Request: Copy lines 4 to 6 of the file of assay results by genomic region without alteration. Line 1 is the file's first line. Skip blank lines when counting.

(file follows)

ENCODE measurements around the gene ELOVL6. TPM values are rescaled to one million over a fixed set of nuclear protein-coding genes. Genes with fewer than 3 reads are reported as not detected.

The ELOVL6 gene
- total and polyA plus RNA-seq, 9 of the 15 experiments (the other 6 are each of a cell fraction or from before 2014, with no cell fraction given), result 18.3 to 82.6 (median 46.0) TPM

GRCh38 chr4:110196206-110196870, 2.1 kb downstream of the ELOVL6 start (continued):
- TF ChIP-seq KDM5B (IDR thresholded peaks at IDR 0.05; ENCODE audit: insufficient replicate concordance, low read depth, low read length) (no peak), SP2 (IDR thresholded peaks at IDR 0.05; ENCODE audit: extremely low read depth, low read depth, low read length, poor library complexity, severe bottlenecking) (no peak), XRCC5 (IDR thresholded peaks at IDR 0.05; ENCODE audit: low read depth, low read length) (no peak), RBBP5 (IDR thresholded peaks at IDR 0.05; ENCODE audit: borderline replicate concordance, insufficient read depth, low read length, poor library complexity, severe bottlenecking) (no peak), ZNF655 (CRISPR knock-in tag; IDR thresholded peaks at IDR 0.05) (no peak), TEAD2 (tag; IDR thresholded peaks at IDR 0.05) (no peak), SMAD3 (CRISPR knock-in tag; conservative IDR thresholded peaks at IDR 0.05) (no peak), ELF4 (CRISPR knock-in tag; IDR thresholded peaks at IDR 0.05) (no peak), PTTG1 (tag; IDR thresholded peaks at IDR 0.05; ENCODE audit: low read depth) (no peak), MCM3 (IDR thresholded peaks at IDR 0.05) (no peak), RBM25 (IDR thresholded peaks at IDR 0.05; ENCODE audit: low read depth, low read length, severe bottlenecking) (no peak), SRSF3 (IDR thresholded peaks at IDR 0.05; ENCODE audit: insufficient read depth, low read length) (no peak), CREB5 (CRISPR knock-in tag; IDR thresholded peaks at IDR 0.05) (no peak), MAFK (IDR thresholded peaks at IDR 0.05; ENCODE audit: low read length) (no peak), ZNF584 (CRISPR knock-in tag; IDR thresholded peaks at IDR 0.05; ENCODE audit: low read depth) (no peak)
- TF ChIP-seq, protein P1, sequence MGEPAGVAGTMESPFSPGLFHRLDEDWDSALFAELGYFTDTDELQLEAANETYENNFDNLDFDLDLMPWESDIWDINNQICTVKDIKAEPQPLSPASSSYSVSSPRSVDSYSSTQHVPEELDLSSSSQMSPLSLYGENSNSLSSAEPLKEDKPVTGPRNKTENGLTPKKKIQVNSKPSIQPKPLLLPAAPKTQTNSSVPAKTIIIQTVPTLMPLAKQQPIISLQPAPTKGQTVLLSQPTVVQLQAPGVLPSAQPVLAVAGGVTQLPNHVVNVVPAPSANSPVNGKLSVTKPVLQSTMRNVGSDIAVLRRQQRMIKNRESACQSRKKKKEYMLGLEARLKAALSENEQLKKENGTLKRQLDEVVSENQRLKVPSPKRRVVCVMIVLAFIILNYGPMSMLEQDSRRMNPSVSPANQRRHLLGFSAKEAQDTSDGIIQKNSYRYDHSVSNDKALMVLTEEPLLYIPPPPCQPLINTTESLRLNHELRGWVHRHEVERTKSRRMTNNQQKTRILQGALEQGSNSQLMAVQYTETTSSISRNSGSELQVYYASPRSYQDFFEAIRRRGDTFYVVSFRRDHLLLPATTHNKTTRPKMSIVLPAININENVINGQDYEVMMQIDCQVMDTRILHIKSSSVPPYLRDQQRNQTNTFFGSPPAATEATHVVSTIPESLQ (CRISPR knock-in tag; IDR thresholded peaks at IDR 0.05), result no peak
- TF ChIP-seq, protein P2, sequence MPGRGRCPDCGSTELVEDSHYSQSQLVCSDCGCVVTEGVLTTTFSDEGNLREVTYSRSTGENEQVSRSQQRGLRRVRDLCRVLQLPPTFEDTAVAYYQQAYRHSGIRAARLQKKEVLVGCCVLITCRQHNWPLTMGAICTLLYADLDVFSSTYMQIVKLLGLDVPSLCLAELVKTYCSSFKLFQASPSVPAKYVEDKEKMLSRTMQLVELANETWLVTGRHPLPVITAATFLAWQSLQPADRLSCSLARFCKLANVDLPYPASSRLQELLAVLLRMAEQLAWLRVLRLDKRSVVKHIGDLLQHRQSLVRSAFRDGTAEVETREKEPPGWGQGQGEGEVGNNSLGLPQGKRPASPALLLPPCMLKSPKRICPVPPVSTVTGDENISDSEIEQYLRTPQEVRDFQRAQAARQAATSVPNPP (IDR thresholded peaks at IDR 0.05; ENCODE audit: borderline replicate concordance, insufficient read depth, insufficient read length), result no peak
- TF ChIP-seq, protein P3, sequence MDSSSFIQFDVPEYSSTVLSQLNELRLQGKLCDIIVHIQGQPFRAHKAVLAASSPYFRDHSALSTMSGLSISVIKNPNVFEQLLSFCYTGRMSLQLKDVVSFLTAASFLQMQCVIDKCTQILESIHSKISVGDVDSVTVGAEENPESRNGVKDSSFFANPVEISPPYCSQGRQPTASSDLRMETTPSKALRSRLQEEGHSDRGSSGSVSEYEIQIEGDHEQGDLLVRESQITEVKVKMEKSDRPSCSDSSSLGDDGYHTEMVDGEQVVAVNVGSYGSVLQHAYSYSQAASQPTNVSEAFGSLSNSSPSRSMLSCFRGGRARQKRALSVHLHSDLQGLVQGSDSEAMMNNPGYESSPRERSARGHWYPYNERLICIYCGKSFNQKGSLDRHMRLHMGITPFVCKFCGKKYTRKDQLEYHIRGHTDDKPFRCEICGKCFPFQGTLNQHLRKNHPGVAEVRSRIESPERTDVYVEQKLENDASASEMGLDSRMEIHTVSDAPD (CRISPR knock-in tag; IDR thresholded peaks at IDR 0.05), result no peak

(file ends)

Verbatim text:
GRCh38 chr4:110196206-110196870, 2.1 kb downstream of the ELOVL6 start (continued):
- TF ChIP-seq KDM5B (IDR thresholded peaks at IDR 0.05; ENCODE audit: insufficient replicate concordance, low read depth, low read length) (no peak), SP2 (IDR thresholded peaks at IDR 0.05; ENCODE audit: extremely low read depth, low read depth, low read length, poor library complexity, severe bottlenecking) (no peak), XRCC5 (IDR thresholded peaks at IDR 0.05; ENCODE audit: low read depth, low read length) (no peak), RBBP5 (IDR thresholded peaks at IDR 0.05; ENCODE audit: borderline replicate concordance, insufficient read depth, low read length, poor library complexity, severe bottlenecking) (no peak), ZNF655 (CRISPR knock-in tag; IDR thresholded peaks at IDR 0.05) (no peak), TEAD2 (tag; IDR thresholded peaks at IDR 0.05) (no peak), SMAD3 (CRISPR knock-in tag; conservative IDR thresholded peaks at IDR 0.05) (no peak), ELF4 (CRISPR knock-in tag; IDR thresholded peaks at IDR 0.05) (no peak), PTTG1 (tag; IDR thresholded peaks at IDR 0.05; ENCODE audit: low read depth) (no peak), MCM3 (IDR thresholded peaks at IDR 0.05) (no peak), RBM25 (IDR thresholded peaks at IDR 0.05; ENCODE audit: low read depth, low read length, severe bottlenecking) (no peak), SRSF3 (IDR thresholded peaks at IDR 0.05; ENCODE audit: insufficient read depth, low read length) (no peak), CREB5 (CRISPR knock-in tag; IDR thresholded peaks at IDR 0.05) (no peak), MAFK (IDR thresholded peaks at IDR 0.05; ENCODE audit: low read length) (no peak), ZNF584 (CRISPR knock-in tag; IDR thresholded peaks at IDR 0.05; ENCODE audit: low read depth) (no peak)
- TF ChIP-seq, protein P1, sequence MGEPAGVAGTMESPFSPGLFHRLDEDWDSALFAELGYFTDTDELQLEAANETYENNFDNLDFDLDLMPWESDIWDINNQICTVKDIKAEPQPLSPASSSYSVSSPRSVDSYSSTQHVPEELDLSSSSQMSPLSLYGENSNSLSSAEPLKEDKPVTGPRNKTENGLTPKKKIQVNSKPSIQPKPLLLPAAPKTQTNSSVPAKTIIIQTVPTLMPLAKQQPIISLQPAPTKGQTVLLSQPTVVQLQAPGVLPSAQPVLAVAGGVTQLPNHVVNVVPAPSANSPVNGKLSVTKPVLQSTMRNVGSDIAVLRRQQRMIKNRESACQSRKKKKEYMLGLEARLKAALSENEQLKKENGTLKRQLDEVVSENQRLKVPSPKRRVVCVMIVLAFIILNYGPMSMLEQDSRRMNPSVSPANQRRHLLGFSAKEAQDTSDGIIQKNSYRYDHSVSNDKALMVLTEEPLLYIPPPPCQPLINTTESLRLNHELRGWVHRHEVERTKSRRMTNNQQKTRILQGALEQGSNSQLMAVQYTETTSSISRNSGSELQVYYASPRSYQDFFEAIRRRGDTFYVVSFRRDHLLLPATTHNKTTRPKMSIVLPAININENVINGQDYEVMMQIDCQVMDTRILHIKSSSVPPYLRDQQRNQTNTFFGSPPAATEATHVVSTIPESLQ (CRISPR knock-in tag; IDR thresholded peaks at IDR 0.05), result no peak